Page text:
If we got all this, folks would come to yoga class saying things like, “Bikini season is coming up and I want a strong foundation for my six-pack.  I figured i’d try yoga to get my diaphragm ripped,” or “I have lower back pain, and my body worker sent me here to build up my diaphragm,” or “I’m trying to add a third register to my singing voice and need some tools.”

So how do we stretch, strengthen, and assure proper movement of this muscle?

Embody it; drawing and feeling from deep to surface; talking to all the muscles having intimate relations with the the diaphragm.  Start building the embody map using abdominal massage with the Yoga Tune Up® Coregeous Ball, as demonstrated below by Jill and Dr. Kelly Starrett of MobilityWod. “The four abdominal muscles [which] wrap the entire abdomen in vertical, horizontal and diagonal directions, in the same way packing tape is wrapped around a box going for a long journey. ” [Biel, Trail Guide to the Body 5th ed., p.209] These layers need to show their love with tight embraces but also to let go and give space if the diaphragm wants to stretch.

Discover the Coregeous® DVD

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Louis Jackson

Louis's love of yoga emerged in the 1990s after receiving a copy of B.K.S. Iyengar’s Light on Yoga. After pledging to learn all 202 poses by himself, he injured his back and sought tutelage at Julie Lawrence’s Iyengar Studio in Portland, Oregon, where he learned to cool his fire and practice with impeccable alignment. In the Bay Area, he began studying with Master Iyengar Instructor Ben Thomas, who mentored him during his teacher training at Avalon Art and Yoga and taught him how to breathe. Under the guidance of both Jill Miller’s Yoga Tune Up and Master Teacher and Sanskrit scholar Anirudh Shastri, Louis weds the most recent research from physical therapy, physiology, and neuroscience with the rich tradition of Hatha Yoga practiced in North India.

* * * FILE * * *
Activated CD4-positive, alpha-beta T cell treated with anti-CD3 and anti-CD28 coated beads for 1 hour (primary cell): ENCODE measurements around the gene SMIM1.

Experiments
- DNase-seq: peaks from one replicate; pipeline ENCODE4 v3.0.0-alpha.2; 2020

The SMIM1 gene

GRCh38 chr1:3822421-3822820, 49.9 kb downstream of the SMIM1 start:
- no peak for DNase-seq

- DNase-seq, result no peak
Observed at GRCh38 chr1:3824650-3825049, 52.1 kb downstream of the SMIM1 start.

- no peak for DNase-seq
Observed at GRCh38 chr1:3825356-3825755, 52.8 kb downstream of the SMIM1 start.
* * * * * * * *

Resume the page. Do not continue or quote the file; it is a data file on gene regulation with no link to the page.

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Having had surgery to a ligament on my diaphragm, I found your blog post very interesting. I’ve had a strange relationship with this muscle my whole life. The pain I had in that area made it almost impossible to study it – I couldn’t roll it or touch it and it was hard to think about it. Since my surgery, I’ve wanted to study the diaphragm and your blog post is giving me a starting point. Thank you!

Laura Woodrow

We give so much attention to the back body (our upper shoulders, back of the neck, lower back, and hamstrings) and forget that so much of the tension we feel in our back is a RESULT of the tension in the front body. Thanks for shedding light on the importance of releasing our abdomen and diaphragm in order to free the whole.